He offered advice to future Gladys Todd students.

“Make sure that you are the one who wants to do the program, not just your parents, because you’ll resent them,” he said.

He reports to West Point for initial training July 17 and hopes to eventually become an Army pilot.

Hodges said she was at first hesitant to apply to to the Todd Academy after her guidance counselor recommended her for it because she is not a first generation student.

“I didn’t want to take the place of someone more deserving,” she said.

But she’s wanted to attend a top university ever since she was a little girl, so she decided to apply, hoping the program would help her achieve her goal.

She said one of her favorite academy classes was sociology.

“It gave me a different outlook on the way the world interacts and what makes us humans,” she said.

She said she ended up liking the amount of work required by the academy because it showed her what she is capable of.

“It’s not until you push yourself to your limits that you see what you can achieve,” she said.

Her advice to future Gladys Todd students is “try not to do the bare minimum.”

“You won’t bring out the inner light you have inside you,” she said.

At Princeton, Hodges plans to major in political science with a concentration in African–American studies. She wants to do something in the fields of international public health or education, particularly supporting women and children.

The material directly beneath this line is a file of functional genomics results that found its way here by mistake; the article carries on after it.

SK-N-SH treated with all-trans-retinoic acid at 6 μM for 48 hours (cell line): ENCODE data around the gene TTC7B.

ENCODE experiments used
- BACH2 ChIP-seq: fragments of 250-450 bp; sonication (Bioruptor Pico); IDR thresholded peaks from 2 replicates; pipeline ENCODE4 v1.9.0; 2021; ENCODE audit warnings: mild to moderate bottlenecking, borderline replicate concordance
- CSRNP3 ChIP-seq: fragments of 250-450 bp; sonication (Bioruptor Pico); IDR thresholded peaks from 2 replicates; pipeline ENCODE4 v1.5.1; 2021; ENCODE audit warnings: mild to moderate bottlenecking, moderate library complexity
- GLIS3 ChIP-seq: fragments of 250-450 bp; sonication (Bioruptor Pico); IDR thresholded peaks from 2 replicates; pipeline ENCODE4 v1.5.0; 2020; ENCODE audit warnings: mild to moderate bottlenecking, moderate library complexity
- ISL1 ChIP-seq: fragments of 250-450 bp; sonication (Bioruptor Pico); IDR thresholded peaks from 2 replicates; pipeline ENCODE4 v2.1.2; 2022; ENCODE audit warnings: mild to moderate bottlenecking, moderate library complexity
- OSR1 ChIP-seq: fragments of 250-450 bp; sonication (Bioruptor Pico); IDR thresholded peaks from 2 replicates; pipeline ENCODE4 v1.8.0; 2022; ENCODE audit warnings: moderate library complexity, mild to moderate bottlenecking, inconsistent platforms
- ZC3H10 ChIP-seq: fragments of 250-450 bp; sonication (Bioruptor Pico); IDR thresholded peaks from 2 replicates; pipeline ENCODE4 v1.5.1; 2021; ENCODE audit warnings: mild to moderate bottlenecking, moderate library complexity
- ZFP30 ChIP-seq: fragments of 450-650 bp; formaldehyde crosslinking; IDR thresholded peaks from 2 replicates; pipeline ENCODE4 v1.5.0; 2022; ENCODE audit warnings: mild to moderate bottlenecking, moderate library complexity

The other institutions Gladys Todd graduates will attend in the fall include Marymount University in Arlington, Bridgewater College in Rockingham County and Clark Atlanta University, a historically black university.

Carey, who took over as director of the Gladys Todd Academy this spring, was herself a first-generation college student from King George County.

“It’s hard to see yourself in the role of a successful college student,” she said of her experience.

She received a Ph.D. in teacher education from Michigan State University in 2014 and is looking forward to showing future academy students “what it looks like to have the title ‘Doctor’ attached to someone like [them].”

She said that the academy’s liberal arts focus teaches low-income students a form of self-expression.

“It’s teaching them to be creative and to write their version of themselves,” she said. “It’s helping them see themselves as the authors of their lives.”

Carey said that both Gladys Todd and Doris Buffett were women and, as such, were not expected to succeed.

“[This program asks students], ‘What will you achieve with the resources you were given?” she said.

Jeanne Wesley, Germanna’s interim vice president for academic affairs and vice president for workforce, said the program, with its emphasis on first-generation college students and its mentoring component, is ground-breaking.

“We’re proud of all the academy students for the great work they’ve done,” Wesley said. “There have been many challenges in creating this unique and complex program. We thank our advisory board and James Monroe and Spotsylvania high schools for their partnership and commitment to the success of a program that can truly alter the course of lives. We are grateful to Ms. Buffett for the opportunity.”

Adele Uphaus–Conner: 540/735-1973
auphaus@freelancestar.com @flsadele